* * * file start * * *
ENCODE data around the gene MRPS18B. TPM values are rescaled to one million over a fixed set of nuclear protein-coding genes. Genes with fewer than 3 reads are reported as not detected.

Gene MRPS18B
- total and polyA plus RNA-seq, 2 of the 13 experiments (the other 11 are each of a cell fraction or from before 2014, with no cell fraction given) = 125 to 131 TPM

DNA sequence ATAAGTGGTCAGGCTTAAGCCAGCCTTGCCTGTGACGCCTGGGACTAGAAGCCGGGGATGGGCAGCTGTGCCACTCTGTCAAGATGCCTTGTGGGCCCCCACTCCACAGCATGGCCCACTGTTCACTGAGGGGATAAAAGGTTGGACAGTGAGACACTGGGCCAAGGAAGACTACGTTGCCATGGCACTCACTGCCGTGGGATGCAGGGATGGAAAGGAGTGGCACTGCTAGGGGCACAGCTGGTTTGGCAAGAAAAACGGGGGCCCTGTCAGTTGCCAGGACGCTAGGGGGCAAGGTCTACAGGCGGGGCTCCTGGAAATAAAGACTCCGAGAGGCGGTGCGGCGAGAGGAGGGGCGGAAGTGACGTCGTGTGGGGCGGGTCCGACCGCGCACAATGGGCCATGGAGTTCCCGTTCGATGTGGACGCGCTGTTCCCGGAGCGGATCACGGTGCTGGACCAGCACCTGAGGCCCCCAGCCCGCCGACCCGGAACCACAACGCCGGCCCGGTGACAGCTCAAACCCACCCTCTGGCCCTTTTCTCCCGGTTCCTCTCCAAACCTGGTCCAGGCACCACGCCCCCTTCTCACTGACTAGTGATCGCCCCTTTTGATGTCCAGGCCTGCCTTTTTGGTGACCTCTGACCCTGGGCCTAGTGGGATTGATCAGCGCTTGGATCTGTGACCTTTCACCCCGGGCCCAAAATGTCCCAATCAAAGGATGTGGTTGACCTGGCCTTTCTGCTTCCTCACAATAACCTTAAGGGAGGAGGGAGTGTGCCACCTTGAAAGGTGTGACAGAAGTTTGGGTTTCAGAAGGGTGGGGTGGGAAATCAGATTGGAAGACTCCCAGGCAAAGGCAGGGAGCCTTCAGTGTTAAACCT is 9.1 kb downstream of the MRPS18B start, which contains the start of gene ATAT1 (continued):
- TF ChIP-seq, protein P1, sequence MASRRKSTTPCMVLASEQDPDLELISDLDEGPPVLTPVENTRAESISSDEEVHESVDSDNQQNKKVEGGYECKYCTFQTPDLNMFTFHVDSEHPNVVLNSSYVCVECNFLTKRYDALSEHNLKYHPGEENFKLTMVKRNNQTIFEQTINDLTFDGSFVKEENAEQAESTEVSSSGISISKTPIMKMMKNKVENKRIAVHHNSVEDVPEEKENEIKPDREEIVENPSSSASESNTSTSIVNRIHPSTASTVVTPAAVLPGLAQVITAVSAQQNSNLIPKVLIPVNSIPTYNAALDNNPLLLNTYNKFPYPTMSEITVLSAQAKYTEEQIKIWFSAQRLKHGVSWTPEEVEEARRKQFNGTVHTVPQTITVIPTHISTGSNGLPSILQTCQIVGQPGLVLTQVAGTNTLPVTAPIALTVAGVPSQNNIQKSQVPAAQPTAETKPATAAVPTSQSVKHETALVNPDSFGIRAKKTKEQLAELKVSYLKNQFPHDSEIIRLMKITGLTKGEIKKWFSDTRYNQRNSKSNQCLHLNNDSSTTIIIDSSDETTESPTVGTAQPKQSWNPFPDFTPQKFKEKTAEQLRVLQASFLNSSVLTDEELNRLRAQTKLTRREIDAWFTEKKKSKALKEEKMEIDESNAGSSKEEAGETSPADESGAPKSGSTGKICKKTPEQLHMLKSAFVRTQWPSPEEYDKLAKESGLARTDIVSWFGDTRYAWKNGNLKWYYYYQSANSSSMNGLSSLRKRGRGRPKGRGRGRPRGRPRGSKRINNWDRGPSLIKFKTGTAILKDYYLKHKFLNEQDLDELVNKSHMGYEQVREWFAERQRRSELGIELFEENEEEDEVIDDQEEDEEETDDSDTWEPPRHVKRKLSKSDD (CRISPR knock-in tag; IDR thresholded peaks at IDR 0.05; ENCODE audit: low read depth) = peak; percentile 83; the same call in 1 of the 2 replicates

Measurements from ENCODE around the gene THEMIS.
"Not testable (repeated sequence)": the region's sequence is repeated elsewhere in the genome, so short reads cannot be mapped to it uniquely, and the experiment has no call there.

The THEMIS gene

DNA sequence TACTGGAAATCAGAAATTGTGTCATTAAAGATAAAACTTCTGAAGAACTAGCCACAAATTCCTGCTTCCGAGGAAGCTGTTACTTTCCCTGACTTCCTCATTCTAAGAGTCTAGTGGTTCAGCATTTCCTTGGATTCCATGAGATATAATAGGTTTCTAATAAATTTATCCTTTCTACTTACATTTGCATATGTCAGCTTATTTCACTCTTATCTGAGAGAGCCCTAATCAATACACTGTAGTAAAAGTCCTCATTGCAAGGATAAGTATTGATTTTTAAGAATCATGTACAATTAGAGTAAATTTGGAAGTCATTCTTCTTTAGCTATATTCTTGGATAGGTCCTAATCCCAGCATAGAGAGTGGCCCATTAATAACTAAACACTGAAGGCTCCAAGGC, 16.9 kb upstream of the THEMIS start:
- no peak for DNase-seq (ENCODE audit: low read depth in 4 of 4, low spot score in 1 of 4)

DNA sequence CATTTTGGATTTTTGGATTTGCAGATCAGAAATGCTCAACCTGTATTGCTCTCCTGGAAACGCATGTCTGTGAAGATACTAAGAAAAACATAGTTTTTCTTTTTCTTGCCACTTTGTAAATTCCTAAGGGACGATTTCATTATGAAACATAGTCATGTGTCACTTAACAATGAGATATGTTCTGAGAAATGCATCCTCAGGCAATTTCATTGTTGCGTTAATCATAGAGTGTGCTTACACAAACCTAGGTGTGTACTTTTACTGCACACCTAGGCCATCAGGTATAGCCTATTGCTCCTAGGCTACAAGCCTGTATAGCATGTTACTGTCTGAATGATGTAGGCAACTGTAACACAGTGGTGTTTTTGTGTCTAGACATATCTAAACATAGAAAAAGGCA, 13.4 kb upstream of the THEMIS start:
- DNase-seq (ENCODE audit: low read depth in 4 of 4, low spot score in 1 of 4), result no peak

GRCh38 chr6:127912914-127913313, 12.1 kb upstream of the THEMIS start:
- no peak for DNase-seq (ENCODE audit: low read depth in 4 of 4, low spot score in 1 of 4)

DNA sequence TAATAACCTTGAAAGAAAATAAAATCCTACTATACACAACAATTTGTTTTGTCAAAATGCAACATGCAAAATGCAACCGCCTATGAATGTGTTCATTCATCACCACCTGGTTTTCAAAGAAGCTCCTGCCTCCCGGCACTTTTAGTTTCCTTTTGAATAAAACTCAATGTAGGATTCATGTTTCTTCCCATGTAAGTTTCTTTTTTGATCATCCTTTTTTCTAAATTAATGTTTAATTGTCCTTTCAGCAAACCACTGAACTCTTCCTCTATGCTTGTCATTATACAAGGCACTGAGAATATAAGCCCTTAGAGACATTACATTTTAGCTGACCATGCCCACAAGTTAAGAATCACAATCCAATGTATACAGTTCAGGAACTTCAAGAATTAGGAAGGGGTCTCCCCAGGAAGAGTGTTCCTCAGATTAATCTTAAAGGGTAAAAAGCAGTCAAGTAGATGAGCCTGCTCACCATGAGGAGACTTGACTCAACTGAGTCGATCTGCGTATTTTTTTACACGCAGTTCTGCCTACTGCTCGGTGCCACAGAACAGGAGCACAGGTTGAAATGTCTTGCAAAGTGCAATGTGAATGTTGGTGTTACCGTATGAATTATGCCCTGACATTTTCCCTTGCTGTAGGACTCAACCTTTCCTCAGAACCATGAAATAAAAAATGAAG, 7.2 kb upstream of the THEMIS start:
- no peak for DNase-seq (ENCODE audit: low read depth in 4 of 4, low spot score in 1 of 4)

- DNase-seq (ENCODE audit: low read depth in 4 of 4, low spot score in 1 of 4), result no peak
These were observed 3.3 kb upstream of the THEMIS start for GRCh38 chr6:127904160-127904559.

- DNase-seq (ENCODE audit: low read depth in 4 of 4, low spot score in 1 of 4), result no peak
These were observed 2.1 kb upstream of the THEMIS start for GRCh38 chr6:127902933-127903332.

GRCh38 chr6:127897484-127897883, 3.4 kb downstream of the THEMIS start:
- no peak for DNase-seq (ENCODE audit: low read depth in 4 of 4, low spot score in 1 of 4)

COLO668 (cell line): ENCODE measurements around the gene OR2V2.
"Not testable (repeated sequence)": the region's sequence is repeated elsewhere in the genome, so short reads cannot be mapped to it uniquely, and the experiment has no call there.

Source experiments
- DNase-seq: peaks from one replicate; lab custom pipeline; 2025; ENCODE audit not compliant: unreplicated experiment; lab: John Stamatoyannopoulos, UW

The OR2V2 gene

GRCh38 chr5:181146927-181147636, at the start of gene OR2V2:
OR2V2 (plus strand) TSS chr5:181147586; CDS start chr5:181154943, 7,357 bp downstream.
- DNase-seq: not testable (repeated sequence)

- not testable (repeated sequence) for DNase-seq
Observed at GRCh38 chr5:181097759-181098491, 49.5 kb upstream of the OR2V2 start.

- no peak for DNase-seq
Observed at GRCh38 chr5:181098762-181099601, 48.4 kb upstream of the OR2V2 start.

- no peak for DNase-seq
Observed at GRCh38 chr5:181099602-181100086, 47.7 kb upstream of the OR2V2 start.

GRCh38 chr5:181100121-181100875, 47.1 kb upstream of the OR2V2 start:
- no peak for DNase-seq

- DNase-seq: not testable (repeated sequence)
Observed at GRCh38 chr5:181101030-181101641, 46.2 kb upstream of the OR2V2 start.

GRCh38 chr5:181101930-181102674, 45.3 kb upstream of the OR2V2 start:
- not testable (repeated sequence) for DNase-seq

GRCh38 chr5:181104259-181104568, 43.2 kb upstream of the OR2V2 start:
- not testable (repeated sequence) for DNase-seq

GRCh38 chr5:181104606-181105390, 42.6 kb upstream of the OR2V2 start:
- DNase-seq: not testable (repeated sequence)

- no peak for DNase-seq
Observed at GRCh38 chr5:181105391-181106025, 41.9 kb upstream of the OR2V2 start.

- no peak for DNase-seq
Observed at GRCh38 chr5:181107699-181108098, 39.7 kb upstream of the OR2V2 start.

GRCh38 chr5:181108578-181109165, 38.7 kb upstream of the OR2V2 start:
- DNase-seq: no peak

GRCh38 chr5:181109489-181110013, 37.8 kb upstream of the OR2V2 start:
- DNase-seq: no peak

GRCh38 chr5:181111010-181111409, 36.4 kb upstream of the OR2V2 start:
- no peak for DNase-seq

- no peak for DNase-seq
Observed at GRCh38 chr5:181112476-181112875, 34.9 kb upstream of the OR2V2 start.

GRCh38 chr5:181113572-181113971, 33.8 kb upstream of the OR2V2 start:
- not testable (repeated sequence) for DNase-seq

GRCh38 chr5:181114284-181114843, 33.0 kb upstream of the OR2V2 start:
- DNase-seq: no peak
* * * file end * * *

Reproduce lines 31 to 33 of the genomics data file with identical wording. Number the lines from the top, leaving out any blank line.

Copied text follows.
- not testable (repeated sequence) for DNase-seq
Observed at GRCh38 chr5:181097759-181098491, 49.5 kb upstream of the OR2V2 start.

- no peak for DNase-seq